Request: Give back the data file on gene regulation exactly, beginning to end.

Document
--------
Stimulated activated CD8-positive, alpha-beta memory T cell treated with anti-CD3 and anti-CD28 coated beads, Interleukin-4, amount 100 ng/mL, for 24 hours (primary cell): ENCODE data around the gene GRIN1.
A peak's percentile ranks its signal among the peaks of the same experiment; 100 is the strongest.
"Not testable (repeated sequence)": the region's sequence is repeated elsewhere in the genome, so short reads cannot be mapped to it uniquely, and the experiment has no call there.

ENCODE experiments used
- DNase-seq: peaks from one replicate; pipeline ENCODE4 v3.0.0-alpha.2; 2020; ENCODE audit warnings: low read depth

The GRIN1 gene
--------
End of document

Stimulated activated CD8-positive, alpha-beta memory T cell treated with anti-CD3 and anti-CD28 coated beads, Interleukin-4, amount 100 ng/mL, for 24 hours (primary cell): ENCODE data around the gene GRIN1.
A peak's percentile ranks its signal among the peaks of the same experiment; 100 is the strongest.
"Not testable (repeated sequence)": the region's sequence is repeated elsewhere in the genome, so short reads cannot be mapped to it uniquely, and the experiment has no call there.

ENCODE experiments used
- DNase-seq: peaks from one replicate; pipeline ENCODE4 v3.0.0-alpha.2; 2020; ENCODE audit warnings: low read depth

The GRIN1 gene